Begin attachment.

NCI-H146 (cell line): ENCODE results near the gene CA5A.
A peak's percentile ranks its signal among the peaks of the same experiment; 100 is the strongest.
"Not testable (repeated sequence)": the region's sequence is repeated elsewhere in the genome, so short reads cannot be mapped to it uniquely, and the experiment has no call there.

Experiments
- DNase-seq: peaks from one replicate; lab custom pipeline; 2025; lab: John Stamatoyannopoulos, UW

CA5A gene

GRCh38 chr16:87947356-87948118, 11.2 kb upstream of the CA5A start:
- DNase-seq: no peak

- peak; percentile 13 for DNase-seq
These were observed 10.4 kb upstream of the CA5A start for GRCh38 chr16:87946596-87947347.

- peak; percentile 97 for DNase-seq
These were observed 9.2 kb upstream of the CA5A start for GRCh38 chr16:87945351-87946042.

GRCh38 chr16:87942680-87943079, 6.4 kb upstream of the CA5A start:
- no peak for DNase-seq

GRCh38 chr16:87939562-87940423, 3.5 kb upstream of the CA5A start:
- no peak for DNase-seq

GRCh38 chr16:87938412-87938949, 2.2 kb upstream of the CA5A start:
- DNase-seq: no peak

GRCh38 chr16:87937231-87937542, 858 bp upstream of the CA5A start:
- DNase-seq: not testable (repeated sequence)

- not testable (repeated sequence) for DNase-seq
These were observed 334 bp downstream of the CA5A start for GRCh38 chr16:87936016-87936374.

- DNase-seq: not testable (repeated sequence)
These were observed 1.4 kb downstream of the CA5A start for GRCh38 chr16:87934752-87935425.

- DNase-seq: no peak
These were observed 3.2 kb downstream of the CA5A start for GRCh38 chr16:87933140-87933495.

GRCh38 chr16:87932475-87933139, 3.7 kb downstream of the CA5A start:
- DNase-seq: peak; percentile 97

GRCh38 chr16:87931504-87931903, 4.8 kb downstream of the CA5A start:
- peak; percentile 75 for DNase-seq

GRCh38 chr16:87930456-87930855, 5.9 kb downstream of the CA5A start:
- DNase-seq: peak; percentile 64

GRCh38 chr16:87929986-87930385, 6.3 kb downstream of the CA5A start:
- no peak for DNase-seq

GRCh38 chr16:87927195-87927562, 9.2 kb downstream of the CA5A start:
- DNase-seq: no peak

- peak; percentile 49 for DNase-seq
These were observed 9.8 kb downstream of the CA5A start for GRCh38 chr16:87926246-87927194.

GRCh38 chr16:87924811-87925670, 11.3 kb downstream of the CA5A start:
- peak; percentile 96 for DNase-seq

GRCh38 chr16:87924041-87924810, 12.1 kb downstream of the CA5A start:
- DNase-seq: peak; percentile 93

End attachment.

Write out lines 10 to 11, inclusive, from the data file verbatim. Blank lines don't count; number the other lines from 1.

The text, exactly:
These were observed 10.4 kb upstream of the CA5A start for GRCh38 chr16:87946596-87947347.

- peak; percentile 97 for DNase-seq